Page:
DESIGNER SARAH BARNARD'S BESPOKE ENVIRONMENTS ATTRACT A NEW BREED OF WELL-OBSESSED HOMEOWNERS.
Can your home increase serotonin, decrease cortisol and maybe even provide its own form of ongoing, domestic therapy? According to Sarah Barnard, the answer is an emphatic yes. Here’s how the interior designer is disrupting her industry, from Palos Verdes to Pacific Palisades and beyond.
“A lot of times people want to start the design process with their favorite colors and styles, but beginning with the client’s specific physical, mental and emotional map creates a home that supports and restores the people within it,” says Barnard, a WELL-and LEED-accredited interior designer. That means going beyond Pinterest boards. “When we delve into deeper personal needs—sleeping challenges, as well as sensory and mobility challenges—then I can create a space that is truly supportive.”
The designer’s new Abutilon eco wallcovering in Midnight Forest
Barnard says the other key to creating supportive environments is connecting to nature as much as possible. “The more we can meld our indoors with the outside, the more we reduce stress and improve mood,” says the designer, who routinely weaves natural patterns and images into homes while giving them as much access to the outdoors as possible. “Being able to see what’s happening outdoors is part of our primal need for security, so a lot of our work focuses on maximizing views, whether it’s enlarging windows, expanding doorways, installing glass walls or collaborating with a landscape designer.”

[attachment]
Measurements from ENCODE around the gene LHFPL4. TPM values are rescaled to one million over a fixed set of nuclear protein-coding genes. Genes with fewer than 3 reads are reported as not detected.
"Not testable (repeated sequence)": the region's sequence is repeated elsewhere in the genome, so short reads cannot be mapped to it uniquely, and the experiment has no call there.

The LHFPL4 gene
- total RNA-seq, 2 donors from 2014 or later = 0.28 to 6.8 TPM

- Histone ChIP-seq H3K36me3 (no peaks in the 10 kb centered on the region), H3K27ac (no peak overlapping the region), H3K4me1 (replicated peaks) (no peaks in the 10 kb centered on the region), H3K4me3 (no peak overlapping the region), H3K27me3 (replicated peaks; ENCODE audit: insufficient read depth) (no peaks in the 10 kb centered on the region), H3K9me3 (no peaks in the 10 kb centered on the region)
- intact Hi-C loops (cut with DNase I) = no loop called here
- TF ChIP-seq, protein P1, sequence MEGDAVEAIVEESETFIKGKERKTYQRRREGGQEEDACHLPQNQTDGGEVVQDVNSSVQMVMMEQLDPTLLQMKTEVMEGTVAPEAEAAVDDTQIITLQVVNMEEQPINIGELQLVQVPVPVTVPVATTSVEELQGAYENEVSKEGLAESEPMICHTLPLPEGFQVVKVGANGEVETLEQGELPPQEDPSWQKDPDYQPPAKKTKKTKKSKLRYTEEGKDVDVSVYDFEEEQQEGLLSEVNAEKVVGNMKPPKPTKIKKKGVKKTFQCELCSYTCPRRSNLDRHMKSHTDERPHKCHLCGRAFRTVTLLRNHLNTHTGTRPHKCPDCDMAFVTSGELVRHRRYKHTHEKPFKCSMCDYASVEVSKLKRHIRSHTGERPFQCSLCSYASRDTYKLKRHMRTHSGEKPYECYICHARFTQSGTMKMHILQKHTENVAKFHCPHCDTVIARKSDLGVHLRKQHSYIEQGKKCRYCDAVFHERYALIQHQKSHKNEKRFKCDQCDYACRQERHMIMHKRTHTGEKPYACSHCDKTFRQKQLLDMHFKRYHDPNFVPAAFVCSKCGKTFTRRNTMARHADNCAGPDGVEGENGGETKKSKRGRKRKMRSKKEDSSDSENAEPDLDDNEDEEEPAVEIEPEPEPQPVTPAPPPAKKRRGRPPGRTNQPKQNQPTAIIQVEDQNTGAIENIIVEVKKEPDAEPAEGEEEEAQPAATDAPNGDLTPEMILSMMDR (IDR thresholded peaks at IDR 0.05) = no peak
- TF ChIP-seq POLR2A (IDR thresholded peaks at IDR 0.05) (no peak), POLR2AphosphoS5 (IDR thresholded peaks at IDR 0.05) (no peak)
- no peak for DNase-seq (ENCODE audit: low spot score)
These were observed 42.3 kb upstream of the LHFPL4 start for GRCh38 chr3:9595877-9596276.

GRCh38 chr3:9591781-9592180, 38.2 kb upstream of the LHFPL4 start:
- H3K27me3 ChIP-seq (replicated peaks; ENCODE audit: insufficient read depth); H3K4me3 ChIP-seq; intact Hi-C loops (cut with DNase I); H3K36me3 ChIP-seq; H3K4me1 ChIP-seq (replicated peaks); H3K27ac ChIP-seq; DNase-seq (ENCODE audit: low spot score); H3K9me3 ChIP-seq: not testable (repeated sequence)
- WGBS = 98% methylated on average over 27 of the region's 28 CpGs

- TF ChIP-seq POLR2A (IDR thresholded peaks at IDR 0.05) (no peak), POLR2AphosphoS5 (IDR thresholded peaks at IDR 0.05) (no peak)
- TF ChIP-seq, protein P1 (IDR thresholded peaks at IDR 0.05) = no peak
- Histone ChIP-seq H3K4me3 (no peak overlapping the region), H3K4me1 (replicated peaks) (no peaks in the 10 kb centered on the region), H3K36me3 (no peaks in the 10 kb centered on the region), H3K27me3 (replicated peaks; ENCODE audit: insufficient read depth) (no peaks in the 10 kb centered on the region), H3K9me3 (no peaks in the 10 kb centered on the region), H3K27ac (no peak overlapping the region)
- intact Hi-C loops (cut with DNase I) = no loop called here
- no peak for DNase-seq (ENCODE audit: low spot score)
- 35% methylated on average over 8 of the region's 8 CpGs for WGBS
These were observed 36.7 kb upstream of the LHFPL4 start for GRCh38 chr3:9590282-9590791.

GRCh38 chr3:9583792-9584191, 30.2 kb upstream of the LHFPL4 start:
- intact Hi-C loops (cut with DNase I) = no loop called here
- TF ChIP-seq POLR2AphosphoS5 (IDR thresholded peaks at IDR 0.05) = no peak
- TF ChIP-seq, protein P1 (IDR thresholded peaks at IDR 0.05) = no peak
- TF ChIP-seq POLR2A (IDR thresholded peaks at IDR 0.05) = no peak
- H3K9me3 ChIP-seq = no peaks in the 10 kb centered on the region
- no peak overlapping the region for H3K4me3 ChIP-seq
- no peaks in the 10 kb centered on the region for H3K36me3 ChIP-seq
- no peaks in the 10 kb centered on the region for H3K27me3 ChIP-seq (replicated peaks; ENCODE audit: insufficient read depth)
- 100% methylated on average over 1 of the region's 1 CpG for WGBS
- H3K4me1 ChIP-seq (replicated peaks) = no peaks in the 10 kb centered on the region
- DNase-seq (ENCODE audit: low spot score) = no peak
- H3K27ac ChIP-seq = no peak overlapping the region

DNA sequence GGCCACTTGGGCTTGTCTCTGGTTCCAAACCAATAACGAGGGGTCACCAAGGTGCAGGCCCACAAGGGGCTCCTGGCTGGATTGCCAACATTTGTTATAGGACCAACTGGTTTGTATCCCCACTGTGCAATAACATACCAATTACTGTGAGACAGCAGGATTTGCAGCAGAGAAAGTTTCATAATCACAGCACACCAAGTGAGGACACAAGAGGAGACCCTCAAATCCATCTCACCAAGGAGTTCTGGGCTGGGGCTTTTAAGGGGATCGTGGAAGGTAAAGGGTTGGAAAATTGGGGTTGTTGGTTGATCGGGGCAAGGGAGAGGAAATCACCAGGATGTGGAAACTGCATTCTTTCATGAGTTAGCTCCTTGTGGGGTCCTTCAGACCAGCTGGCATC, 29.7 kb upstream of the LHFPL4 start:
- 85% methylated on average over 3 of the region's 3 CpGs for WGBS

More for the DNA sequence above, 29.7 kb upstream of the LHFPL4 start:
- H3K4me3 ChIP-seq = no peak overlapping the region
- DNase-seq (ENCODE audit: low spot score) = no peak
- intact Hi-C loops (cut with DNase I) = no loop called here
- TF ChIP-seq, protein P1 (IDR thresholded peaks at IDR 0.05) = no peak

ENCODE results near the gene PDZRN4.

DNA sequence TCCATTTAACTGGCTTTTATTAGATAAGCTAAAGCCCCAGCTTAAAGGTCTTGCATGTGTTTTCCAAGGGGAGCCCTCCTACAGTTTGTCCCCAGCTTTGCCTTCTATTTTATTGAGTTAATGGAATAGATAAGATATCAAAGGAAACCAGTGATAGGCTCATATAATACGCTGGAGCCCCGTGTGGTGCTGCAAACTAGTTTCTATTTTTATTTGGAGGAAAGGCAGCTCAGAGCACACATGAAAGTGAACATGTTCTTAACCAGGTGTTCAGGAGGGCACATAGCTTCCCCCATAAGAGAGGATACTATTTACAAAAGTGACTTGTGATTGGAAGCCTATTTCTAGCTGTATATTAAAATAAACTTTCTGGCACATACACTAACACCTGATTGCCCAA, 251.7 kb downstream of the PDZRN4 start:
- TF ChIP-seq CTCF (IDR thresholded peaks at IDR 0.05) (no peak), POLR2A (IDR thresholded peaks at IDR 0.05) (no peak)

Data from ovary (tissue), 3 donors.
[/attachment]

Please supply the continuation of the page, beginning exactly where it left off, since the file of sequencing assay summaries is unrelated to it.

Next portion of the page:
It’s an approach that goes beyond flora and fauna. Barnard is also a proponent of the “cosmopolitical” approach to home creation. “Traditionally, homes are designed to keep wildlife out. We take a different approach. Cosmopolitical design thinking sees nature not as a commodity that belongs to us, but rather as a system that, when we support it, makes us happier and healthier,” says Barnard, who has built everything from “way stations” for butter flies to feeding and breeding zones for animals found in the Santa Monica Mountains. “Making homes habitable for and supportive of wildlife—whether that’s insects or small animals—makes a huge impact on both our personal health as well as that of the planet.”